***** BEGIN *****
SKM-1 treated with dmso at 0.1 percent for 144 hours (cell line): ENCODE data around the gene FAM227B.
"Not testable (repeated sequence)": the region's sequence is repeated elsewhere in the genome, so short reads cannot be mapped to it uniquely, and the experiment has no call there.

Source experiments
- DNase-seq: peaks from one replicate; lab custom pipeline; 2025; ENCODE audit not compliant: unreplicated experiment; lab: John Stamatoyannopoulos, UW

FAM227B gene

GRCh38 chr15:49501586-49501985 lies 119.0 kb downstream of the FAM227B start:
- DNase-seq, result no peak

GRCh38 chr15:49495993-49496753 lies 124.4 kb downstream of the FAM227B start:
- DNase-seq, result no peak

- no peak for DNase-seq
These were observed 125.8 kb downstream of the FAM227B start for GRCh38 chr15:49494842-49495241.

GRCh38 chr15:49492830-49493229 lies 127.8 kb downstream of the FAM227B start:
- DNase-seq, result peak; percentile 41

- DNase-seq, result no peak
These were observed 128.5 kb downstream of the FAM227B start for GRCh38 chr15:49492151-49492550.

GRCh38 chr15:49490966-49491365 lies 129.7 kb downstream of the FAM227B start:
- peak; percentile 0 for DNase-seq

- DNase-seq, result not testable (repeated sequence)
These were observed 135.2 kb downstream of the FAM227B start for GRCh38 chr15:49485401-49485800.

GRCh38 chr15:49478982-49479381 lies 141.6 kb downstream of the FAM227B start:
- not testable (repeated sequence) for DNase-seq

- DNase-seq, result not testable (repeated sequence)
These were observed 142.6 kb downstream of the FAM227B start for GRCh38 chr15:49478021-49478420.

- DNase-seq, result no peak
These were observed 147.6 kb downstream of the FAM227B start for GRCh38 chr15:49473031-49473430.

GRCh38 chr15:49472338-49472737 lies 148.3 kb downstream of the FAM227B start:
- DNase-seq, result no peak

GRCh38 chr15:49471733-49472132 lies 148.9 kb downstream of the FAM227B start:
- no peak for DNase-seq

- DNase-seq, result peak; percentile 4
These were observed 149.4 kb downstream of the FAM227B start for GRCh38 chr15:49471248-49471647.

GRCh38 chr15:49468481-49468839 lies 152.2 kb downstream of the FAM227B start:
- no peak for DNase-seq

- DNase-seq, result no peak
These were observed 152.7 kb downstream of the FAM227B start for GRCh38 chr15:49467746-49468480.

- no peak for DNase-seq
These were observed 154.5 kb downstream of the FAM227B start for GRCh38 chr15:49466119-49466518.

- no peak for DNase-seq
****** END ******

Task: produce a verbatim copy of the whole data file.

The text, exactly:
SKM-1 treated with dmso at 0.1 percent for 144 hours (cell line): ENCODE data around the gene FAM227B.
"Not testable (repeated sequence)": the region's sequence is repeated elsewhere in the genome, so short reads cannot be mapped to it uniquely, and the experiment has no call there.

Source experiments
- DNase-seq: peaks from one replicate; lab custom pipeline; 2025; ENCODE audit not compliant: unreplicated experiment; lab: John Stamatoyannopoulos, UW

FAM227B gene

GRCh38 chr15:49501586-49501985 lies 119.0 kb downstream of the FAM227B start:
- DNase-seq, result no peak

GRCh38 chr15:49495993-49496753 lies 124.4 kb downstream of the FAM227B start:
- DNase-seq, result no peak

- no peak for DNase-seq
These were observed 125.8 kb downstream of the FAM227B start for GRCh38 chr15:49494842-49495241.

GRCh38 chr15:49492830-49493229 lies 127.8 kb downstream of the FAM227B start:
- DNase-seq, result peak; percentile 41

- DNase-seq, result no peak
These were observed 128.5 kb downstream of the FAM227B start for GRCh38 chr15:49492151-49492550.

GRCh38 chr15:49490966-49491365 lies 129.7 kb downstream of the FAM227B start:
- peak; percentile 0 for DNase-seq

- DNase-seq, result not testable (repeated sequence)
These were observed 135.2 kb downstream of the FAM227B start for GRCh38 chr15:49485401-49485800.

GRCh38 chr15:49478982-49479381 lies 141.6 kb downstream of the FAM227B start:
- not testable (repeated sequence) for DNase-seq

- DNase-seq, result not testable (repeated sequence)
These were observed 142.6 kb downstream of the FAM227B start for GRCh38 chr15:49478021-49478420.

- DNase-seq, result no peak
These were observed 147.6 kb downstream of the FAM227B start for GRCh38 chr15:49473031-49473430.

GRCh38 chr15:49472338-49472737 lies 148.3 kb downstream of the FAM227B start:
- DNase-seq, result no peak

GRCh38 chr15:49471733-49472132 lies 148.9 kb downstream of the FAM227B start:
- no peak for DNase-seq

- DNase-seq, result peak; percentile 4
These were observed 149.4 kb downstream of the FAM227B start for GRCh38 chr15:49471248-49471647.

GRCh38 chr15:49468481-49468839 lies 152.2 kb downstream of the FAM227B start:
- no peak for DNase-seq

- DNase-seq, result no peak
These were observed 152.7 kb downstream of the FAM227B start for GRCh38 chr15:49467746-49468480.

- no peak for DNase-seq
These were observed 154.5 kb downstream of the FAM227B start for GRCh38 chr15:49466119-49466518.

- no peak for DNase-seq